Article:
The Fascination of Motor Racing By Ivy Cummings

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[The well-known lady race driver gives he impressions of competition motoring for women, and records some interesting reminiscences of her outstanding successes]

In my estimation motor racing is at once the most fascinating, exhilarating, and absorbingly interesting sport in the whole world. Beside motor racing all other sports—even flying, I think—pale into insignificance. In flying, one misses the sensation of speed. Once one is up, the subsequent monotony is intensified by one’s feeling of remoteness from the rest of humanity; whereas in motor racing there is never a dull moment, and the human element is always present, with the result that one is conscious all the time that one is a contestant.

Personally, I never ” took-up ” motoring. Motoring claimed me when I was stilt a child. In looking back, I think some of the happiest hours of my childhood were those spent in helping my father to tune up his racing cars. At one time, I suppose, I was the youngest lady motorist. I never learned to drive, it just happened—and it happened in this way : one day as long ago as 1912 (I was then eleven years of age) my father had taken me to Brooklands for a ride. Being interested in aeroplanes, he went to the flying-ground, leaving me in the Paddock to look after the car—a S.C.A.R.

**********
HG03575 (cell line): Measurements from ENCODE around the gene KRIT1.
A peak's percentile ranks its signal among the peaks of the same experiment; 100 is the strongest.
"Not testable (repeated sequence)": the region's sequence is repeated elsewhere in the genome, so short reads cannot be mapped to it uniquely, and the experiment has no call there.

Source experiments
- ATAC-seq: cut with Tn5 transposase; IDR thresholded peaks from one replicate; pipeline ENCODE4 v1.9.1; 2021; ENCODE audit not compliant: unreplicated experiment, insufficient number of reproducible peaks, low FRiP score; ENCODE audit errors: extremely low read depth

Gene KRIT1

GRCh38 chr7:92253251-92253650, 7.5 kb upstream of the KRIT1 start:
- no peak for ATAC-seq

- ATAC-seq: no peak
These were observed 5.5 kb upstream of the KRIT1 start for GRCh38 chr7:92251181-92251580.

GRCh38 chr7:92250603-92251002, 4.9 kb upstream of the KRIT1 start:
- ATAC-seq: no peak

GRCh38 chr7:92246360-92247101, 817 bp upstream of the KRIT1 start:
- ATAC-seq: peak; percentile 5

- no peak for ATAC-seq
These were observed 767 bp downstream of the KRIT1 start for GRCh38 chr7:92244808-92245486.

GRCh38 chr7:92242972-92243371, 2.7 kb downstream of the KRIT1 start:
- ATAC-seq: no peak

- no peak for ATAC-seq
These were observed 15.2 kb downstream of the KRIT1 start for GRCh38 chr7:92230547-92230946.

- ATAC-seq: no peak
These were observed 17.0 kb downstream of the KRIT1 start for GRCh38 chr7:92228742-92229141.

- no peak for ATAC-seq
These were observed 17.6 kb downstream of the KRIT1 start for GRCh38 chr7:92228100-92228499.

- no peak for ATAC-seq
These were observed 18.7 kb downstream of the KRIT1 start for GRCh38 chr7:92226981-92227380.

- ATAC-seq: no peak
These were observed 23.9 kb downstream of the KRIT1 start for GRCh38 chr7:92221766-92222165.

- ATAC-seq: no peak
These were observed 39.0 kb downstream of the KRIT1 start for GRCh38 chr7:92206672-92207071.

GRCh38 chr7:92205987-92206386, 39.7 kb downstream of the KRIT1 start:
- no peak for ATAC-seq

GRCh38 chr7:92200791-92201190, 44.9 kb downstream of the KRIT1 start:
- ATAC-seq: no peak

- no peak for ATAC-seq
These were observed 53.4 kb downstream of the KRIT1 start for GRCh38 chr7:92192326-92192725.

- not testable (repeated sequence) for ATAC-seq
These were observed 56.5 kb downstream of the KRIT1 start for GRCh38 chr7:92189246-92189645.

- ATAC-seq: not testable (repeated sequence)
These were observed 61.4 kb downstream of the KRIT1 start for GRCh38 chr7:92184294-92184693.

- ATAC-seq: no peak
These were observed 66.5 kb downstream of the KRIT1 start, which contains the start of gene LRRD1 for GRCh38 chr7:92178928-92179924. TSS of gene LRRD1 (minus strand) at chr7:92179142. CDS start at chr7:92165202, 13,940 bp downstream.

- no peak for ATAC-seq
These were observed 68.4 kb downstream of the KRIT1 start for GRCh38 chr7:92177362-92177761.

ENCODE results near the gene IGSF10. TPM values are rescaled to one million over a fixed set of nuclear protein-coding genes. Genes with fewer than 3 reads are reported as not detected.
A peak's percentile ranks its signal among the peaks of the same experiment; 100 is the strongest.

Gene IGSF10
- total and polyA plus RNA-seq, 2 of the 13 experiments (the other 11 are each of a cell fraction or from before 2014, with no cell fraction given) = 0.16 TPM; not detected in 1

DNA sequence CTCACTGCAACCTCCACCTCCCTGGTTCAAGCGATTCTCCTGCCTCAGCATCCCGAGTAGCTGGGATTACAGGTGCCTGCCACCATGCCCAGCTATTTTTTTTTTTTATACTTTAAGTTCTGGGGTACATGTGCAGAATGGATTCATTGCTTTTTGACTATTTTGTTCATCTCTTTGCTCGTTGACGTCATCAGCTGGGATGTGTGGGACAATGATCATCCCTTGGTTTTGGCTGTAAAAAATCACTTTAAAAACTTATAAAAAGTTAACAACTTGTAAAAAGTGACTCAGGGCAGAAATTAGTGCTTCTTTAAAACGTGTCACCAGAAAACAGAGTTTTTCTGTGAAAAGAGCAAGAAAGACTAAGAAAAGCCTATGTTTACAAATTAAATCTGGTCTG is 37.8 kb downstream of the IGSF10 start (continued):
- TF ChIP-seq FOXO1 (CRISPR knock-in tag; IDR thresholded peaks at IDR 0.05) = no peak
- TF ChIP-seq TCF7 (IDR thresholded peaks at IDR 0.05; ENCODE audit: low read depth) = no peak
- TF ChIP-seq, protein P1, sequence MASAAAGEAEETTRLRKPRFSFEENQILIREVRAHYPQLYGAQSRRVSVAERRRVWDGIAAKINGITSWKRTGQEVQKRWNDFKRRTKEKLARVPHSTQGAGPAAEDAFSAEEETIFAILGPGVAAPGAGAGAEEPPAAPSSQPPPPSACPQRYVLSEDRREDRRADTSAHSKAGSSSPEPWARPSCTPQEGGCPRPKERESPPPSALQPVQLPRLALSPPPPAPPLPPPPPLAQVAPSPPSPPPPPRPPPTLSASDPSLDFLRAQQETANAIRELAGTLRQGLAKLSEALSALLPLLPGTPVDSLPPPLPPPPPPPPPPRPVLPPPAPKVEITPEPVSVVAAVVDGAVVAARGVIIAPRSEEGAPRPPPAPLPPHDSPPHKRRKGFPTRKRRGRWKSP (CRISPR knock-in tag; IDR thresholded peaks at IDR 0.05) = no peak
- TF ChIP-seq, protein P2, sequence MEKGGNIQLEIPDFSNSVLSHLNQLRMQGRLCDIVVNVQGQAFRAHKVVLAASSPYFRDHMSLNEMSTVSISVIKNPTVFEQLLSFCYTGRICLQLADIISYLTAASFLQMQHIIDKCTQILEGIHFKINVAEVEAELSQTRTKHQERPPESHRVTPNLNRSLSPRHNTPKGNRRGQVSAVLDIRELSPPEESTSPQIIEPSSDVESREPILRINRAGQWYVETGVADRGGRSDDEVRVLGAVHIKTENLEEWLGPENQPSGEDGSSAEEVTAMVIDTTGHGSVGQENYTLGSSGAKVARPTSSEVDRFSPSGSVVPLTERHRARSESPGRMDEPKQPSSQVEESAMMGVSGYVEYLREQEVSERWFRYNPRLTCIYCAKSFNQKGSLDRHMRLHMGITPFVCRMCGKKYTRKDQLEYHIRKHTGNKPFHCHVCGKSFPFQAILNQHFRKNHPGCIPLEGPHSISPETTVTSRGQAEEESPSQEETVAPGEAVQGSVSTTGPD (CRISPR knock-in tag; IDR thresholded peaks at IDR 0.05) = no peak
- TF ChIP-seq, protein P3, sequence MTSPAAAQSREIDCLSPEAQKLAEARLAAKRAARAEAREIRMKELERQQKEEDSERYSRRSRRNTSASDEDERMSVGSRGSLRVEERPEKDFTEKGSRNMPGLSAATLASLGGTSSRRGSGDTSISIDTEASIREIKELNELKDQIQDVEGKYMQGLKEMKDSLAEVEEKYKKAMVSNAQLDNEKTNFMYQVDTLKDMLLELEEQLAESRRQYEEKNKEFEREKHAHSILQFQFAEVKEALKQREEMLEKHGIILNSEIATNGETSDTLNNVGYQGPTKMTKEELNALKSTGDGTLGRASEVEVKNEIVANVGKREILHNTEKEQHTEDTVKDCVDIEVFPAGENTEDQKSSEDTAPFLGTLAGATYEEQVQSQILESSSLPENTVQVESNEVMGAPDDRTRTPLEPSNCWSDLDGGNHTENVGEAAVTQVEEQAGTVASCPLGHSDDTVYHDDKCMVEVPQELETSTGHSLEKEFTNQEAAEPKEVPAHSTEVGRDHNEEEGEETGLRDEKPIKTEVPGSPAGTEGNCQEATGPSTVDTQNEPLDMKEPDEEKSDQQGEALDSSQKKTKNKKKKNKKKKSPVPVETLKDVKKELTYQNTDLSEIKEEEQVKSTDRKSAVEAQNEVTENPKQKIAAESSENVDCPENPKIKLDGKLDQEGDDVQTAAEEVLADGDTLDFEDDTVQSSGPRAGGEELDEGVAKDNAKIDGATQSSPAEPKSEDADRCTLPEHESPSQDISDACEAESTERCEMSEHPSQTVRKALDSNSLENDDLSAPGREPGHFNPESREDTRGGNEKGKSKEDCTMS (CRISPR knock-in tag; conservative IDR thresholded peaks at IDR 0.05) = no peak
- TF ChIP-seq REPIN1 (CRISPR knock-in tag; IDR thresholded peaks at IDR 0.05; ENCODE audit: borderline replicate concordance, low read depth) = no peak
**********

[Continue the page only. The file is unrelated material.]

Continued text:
This was my opportunity ! I managed to ,start the car and having watched many times the method of starting off and gear changing, I took the car on to the track. Being so young I saw no danger, and soon had the car doing double the legal limit. On entering the Straight, I found the steering getting rather stiff, so I got into the Paddock, bumping to a sudden standstill by applying the brakes.

Then it started raining ; but I did not dare to try and drive the car under one of the narrow shelters there, in case I should have an accident. On looking at the front wheels I noticcd a flat tyre. As my father had not yet returned (I had got back in time !) I thought I would try and put on the Stepney.